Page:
19/20th April 1944 1657 HCU Stirling I R9353 XT-W Fl/Sgt. Gold
Date: 19/20th April 1944 (Wednesday/Thursday)
Unit: No. 1657 Heavy Conversion Unit. 3 Group
Type: Stirling I
Base: RAF Stradishall, Suffolk
Location: At base
Pilot: Fl/Sgt. 'Jock' John Gold NZ/421847 RNZAF Age 23. Killed
Fl/Eng: Sgt. John Cooper 1384316 RAFVR Age 22. Killed
Nav: Fl/Sgt. 'Murray' William Murray Aitken NZ/429078 RNZAF Age 21. Killed
Air/Bmr: Fl/Sgt. 'Geogh' Godfrey Randal Weston NZ/426183 RNZAF Age 22. Killed
W/Op/Air/Gnr: Fl/Sgt. 'Dug' Douglas Howard de Laney NZ/422938 RNZAF Age 20. Killed
Air/Gnr: Fl/Sgt. 'Frank' Francis Phillip Hudson NZ/426200 RNZAF Age 26. Injured *
Air/Gnr: Sgt. Hector Frew NZ/426210 RNZAF Age 24. Injured *
REASON FOR LOSS:
Taking off at around 01:12 on a circuit and landing exercise.
Bill Knight takes up the events with information he had gained from the two survivors in 2002:
The crew had completed twenty-two training flights at 1657CU. They had come to the end of their training and were due to be posted to No. 75 Squadron New Zealand Squadron, flying the Lancaster heavy bombers at Mepal, Cambridgeshire.
The week had many interruptions due to the flying schedule, what with the weather and aircraft unserviceable, so the station was very low on actual flying hours.
On Friday night, 20th April 1944, to get up time spent in the air, Gold’s crew, as a fully experienced crew, took off on their twenty-third and final training flight before they were due to join No.75 Squadron the following day. This was a long cross-country night flight, which would add to their flying time.
When they returned to land, two motors cut out, the port wing dropped and the plane crashed head on into the runway at 2312 hours in front of the control tower. The plane burst into flames as the tail of the plane rose into the air to be whipped backwards with the force of the impact before falling back onto it’s belly.
All of the fuselage forward of the mid-upper turret was demolished. Jock Gold, Murray Aitken, Geogh Weston, Dug De Laney and John Cooper were all killed instantly.
As the tail of the plane whipped backwards, Frank Hudson was worried he would be flipped into the fire so attempted to get out of his mid-upper turret but as the plane fell back onto it’s belly, Frank who was already partly out of his turret, was thrown, smashing the ladder from the turret to the floor of the plane. Everything was on fire but he knew where the plane’s door was and passed through the flames to the door and jumped out. He expected a six-foot drop but as the plane was on its belly the drop was only six inches so he jarred himself badly as he landed. Despite a suspected fractured forearm, broken teeth and an injured hip, he ran around the plane hoping to rescue any survivors. At the back of the plane he only found a hole where Hectors turret had been.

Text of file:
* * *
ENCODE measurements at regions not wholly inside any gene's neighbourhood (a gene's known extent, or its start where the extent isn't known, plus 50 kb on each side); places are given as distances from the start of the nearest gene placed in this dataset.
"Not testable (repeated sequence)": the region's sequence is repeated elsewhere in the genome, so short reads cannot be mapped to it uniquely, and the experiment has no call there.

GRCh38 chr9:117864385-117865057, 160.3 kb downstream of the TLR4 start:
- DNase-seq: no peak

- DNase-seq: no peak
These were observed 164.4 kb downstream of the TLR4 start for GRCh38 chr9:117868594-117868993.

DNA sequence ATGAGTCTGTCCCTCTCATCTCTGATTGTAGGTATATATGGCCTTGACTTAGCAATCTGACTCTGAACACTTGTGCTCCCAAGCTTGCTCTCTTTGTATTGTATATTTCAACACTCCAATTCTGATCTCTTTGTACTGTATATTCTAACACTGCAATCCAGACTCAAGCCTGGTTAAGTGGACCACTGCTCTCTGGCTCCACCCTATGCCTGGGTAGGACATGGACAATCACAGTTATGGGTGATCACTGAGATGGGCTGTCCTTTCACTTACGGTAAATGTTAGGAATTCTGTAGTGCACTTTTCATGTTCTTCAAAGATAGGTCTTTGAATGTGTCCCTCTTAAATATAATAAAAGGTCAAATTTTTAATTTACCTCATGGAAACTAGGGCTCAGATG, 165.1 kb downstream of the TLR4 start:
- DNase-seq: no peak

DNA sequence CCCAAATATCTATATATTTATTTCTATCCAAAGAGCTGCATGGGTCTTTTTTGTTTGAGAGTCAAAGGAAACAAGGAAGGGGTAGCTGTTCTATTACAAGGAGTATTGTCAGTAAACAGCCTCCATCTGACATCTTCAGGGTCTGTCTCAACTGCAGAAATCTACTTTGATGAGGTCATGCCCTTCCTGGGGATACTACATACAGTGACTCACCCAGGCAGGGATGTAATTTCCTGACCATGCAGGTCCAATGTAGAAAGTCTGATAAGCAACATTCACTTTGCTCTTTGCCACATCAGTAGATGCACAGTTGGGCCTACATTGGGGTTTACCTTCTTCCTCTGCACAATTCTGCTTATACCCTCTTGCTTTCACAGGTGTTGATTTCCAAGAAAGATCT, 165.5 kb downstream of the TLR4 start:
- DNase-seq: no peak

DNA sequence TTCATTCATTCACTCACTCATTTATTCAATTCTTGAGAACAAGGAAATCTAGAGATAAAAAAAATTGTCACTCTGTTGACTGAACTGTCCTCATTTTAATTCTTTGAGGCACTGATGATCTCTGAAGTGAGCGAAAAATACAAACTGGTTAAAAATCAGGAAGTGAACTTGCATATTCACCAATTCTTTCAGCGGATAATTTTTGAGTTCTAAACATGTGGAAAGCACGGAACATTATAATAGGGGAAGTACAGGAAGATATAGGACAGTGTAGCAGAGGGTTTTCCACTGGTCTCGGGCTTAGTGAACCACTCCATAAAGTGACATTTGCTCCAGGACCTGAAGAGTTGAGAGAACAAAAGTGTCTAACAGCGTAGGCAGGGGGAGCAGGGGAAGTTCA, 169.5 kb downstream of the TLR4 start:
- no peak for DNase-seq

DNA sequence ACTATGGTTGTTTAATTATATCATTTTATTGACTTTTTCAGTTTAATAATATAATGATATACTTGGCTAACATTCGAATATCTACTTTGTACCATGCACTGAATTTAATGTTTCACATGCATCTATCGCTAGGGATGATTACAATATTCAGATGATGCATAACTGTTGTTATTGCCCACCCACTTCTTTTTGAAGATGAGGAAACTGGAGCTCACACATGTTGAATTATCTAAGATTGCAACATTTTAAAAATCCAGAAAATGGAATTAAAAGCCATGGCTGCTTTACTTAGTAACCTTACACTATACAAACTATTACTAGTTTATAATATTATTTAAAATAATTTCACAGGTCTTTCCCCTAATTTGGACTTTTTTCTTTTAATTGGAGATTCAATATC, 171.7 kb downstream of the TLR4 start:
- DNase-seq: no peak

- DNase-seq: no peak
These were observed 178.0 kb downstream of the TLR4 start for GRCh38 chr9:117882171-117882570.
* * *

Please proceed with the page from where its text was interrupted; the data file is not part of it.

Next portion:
In the force of the impact and as the tail had flipped backwards, Hector and his turret had been thrown some distance away from the plane. Frank found Hector, still in his turret amongst flames where petrol had spilt.
He pulled Hector out of his turret and as he did so, a WAAF girl returning on her pushbike from a night out stopped to assist. Together they supported him by his shoulders and dragged him away from the plane and flames into long grass before the plane blew up, as there was 2000 gallons of high-octane petrol on board.
The WAAF girl then lay on top of Hector in the long grass to protect him from the exploding ammunition and petrol tanks. Hector had suffered a blow to his head, which had brought his scalp down over his eyes. He was bleeding profusely over his flying suit and the WAAF girl, and was drifting in and out of consciousness.